But the behavior of anti-vaxxers in a country like ours is apparently rational. The main source of information about the benefits of the vaccines are government agencies and state media, about which everyone knows that, first, they lie constantly, and second, that they are never called on the carpet for their lies. They lied about the absence of Russian troops in Ukraine, and many rejoiced at this military trick. They lied about pension reform, “which will never happen, because the president is against it,” but in this case no one rejoiced.

Russians know that there is no mechanism for punishing liars. If it turned out that the vaccine was dangerous or useless, no one in the Russian government would be held responsible for it. They would just start lying about something else.

Free and fair elections, which liars can lose, are a basic institution for ensuring responsibility, but we don’t have this institution in Russia, nor is it anywhere on the horizon.

When there is a high level of distrust of everything related to the state, it is not surprising that people are in no hurry to get vaccinated. Without trust, the only way to solve this problem is by force, as was done in the Soviet Union.

On the societal scale, trust is even more fragile and valuable thing than in relationships between individuals: it has to be carefully fostered for decades. The Germans managed to pull it off after the Second World War, but we have not even have formulated this task.

This is also not surprising. A high level of trust within society makes a dictatorship impossible: it is instantly opposed by growing solidarity. For example, in Soviet Poland, this happened in particular because the authorities failed to destroy the influence of the Catholic Church and the network of parishes.

Accordingly, it is vital for a dictatorship to keep trust at a minimum level. That’s why Russia is in no hurry to get vaccinated now. It is a byproduct of authoritarianism’s self-defense against “internal enemies.”

Thanks to Paul Goble, a personal hero of mine, for flagging Martynov’s article on his website Window on Eurasia, which has been essential reading for post-Sovietologists and Russianists for the past seventeen years. Get well soon, Paul! Photo by Aleksander Avilov/Moskva News Agency, courtesy of the Moscow Times. Translated by the Russian Reader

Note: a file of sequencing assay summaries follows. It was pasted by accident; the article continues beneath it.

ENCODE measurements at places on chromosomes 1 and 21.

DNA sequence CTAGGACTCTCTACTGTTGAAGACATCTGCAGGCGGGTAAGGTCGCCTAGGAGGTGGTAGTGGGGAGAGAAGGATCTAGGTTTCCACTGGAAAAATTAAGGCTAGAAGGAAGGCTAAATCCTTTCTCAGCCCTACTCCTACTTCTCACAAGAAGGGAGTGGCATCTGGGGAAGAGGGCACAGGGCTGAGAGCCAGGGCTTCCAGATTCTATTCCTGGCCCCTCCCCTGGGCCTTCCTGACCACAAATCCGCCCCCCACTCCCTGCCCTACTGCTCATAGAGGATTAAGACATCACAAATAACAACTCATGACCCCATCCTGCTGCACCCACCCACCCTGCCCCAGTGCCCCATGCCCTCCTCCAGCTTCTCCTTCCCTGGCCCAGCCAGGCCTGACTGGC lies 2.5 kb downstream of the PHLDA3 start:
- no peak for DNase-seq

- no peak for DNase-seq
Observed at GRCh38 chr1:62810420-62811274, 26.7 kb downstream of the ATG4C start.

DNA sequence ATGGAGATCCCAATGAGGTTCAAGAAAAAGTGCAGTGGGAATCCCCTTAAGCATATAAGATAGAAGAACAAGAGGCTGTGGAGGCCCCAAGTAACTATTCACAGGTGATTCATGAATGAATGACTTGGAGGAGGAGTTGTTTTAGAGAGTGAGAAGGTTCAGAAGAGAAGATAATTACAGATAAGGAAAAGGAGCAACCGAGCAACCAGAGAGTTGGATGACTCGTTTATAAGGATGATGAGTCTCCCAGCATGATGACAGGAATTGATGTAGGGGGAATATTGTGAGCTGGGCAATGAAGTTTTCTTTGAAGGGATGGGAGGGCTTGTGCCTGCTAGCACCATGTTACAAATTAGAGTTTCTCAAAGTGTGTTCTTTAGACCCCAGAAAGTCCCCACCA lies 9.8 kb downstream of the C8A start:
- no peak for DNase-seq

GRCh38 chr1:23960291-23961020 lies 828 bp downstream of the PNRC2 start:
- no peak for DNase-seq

Bad Habits

I’m fortunate to be friends, acquaintances and colleagues with many, many Russians from the worlds of contemporary art, academia, literature and social activism (and, sometimes, all of them at once). That’s why I’ve been able to see, time and again over the last dreadful year and a half, the plain truth of the bad habits mentioned by New York Times reporter Anton Troianovski, in his dispatch from Moscow yesterday:

Russia’s most recent high-profile outbreaks involve the inner circle of President Vladimir V. Putin, who has been in isolation himself after several members of his staff tested positive. Many Russians, however, have developed a laissez-faire attitude toward the virus, questioning the need to be vaccinated and often wearing masks around their chins, if at all.

Just yesterday, in fact, I was looking at photos of an art exhibition opening in Siberia, posted on Facebook by a real-life acquaintance (and featuring a wonderful cultural historian and curator I’ve know since 1995). The opening looks like a super-spreader event to me, and it looks exactly like most other such events chronicled by many of my Russian friends during the pandemic.

Thanks to VN for these photos. I’m sure my reading of them is not the takeaway he intended, but having lost two Russian friends and several acquaintances to covid, I feel genuinely distressed about Russian society’s “laissez-faire attitude” to public health and the well-being of their fellow citizens. But since I lived in Russia for half of my adult life, its wanton cruelty and suicidal tendencies are all too familiar to me. ||| TRR

Byudzhetniki

Byudzhetniki (state sector employees), as imagined by Yandex Zen. This image illustrates a 2019 op-ed piece claiming that 51.8% of all workers in Russia are state sector employees or byudzhetniki (and bemoaning that fact because, allegedly, it lowers GDP).

Alexander Skobov | Facebook | September 18, 2021

I am terribly annoyed by the word byudzhetniki [state sector employees], when it is used in relation to those [whose superiors] try and corral them into voting a certain way. And it’s not just that I worked in the public schools for almost twenty years and would have liked to see them try and force me to vote in a certain way. The fact is that the system of coerced corporate loyalty works exactly the same in the private sector as in the state sector. It is exactly the same in private companies. The byudzhetnik is largely a bogey of the liberal mindset. Do you think it is more difficult to make an employee of a private company “fall into rank” than a state employee? Just take a look at Google.

Translated by the Russian Reader